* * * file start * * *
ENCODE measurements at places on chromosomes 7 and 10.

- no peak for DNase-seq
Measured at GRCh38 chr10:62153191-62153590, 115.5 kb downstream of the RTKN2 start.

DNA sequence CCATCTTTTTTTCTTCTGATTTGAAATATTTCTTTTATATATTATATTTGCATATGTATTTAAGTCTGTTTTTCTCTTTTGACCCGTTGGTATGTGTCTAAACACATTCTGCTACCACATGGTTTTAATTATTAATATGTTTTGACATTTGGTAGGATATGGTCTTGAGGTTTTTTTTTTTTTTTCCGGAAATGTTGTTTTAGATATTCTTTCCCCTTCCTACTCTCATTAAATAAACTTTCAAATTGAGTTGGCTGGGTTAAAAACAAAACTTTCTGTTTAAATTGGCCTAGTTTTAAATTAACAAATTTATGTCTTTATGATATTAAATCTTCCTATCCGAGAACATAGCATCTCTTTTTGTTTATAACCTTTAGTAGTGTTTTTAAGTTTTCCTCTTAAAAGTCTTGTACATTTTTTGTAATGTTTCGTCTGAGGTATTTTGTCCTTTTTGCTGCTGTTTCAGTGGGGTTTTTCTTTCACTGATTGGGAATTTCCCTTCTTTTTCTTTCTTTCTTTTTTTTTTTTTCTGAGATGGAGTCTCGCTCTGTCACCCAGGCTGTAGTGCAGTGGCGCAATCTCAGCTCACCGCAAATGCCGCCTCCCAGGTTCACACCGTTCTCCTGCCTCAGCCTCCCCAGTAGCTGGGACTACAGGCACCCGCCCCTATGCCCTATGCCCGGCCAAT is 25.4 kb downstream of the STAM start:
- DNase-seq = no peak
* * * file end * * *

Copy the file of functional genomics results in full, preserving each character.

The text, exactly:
ENCODE measurements at places on chromosomes 7 and 10.

- no peak for DNase-seq
Measured at GRCh38 chr10:62153191-62153590, 115.5 kb downstream of the RTKN2 start.

DNA sequence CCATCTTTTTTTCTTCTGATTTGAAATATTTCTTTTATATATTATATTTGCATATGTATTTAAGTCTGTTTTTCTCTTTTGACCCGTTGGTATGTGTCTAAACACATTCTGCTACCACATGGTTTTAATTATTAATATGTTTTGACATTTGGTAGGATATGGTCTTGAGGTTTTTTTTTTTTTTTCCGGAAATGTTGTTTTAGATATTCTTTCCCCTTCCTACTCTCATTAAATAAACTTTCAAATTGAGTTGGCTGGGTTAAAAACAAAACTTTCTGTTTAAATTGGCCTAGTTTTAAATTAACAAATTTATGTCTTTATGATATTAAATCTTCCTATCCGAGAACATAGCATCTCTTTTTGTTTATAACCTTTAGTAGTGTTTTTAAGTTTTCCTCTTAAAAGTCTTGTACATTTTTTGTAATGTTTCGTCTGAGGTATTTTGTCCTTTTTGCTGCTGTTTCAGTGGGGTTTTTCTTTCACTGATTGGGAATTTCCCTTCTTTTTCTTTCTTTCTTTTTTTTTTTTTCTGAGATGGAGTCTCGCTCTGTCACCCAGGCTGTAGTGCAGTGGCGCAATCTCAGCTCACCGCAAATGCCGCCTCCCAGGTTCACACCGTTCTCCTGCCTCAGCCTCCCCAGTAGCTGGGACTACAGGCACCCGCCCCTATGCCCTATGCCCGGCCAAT is 25.4 kb downstream of the STAM start:
- DNase-seq = no peak